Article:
SPORTS BIZ by Dale Hofmann

SPORTS BIZ

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KIRKUS REVIEW

At one point in their lively, unsentimental appreciation of sport as a money game, the authors observe that buying a professional franchise can prove a fine investment; running one, they warn, is a marginal proposition at best. As much as any insight, this paradox captures the antic aspects of a very big business in which the unionized help are paid princely sums, capitalist proprietors share the considerable wealth generated by network TV, and municipalities throughout North America vie to underwrite stadiums or arenas that will showcase as well as enrich essentially private enterprises. Money makes the mare to go in pro sports; accordingly, Hofmann and Greenberg focus on how it figures in major-league baseball, basketball, football, and other games world-class athletes play. For openers, they probe the often surprising particulars of player contracts and examine the arguably pivotal role played by agents in negotiating megabuck deals. Covered as well are the lucrative endorsement opportunities available to superstars (or local heroes), corporate sponsorship of attractive events, the realities of gambling, and the typically contentious nature of labor relations, which has made fans increasingly impatient with handsomely compensated performers as well as their employers. The authors offer perceptive commentary on sport-related lawsuits, including the College Football Association's successful challenge of the NCAA's long-standing control over TV rights, and allied attempts to maximize returns in what until recently was assumed to be a market affording almost limitless financial rewards. They also profile the strong-willed men and women (decidedly fewer in number) who own teams, which (to the frustration of politicians) are viewed as movable fiefdoms. In a driving finish, Hofmann and Greenberg provide detailed breakdowns on gate receipts, concessions, broadcast revenues, and other sources of income--data that goes a long way toward explaining why most clubs have a tough time breaking even, much less turning a profit, and why the price of admission continues to rise. Revelatory fare that documents and illuminates a significant sector of latter-day culture in consistently entertaining fashion.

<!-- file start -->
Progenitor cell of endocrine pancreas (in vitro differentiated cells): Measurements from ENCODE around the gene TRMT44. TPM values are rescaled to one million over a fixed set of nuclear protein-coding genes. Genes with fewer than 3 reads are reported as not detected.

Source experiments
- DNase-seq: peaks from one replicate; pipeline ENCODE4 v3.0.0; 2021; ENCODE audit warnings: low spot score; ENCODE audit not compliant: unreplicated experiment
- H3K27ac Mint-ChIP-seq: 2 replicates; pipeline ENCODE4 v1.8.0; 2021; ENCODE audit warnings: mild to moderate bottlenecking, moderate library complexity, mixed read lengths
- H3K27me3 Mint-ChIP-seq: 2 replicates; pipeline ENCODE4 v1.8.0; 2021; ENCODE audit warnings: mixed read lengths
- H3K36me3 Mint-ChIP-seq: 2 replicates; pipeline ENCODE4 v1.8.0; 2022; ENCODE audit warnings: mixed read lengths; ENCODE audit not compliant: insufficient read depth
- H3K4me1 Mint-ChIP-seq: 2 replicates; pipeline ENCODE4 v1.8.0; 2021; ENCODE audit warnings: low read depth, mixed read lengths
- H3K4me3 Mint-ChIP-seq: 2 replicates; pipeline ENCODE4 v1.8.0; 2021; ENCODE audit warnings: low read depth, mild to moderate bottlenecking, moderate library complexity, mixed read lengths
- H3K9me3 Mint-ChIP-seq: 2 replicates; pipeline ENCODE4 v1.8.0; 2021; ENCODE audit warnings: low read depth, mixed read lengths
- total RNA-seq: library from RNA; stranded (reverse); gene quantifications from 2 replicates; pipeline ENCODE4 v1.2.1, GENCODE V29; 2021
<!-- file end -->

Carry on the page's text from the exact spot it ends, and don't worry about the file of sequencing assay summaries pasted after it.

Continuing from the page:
Pub Date: April 30th, 1989
ISBN: 88011-333-2
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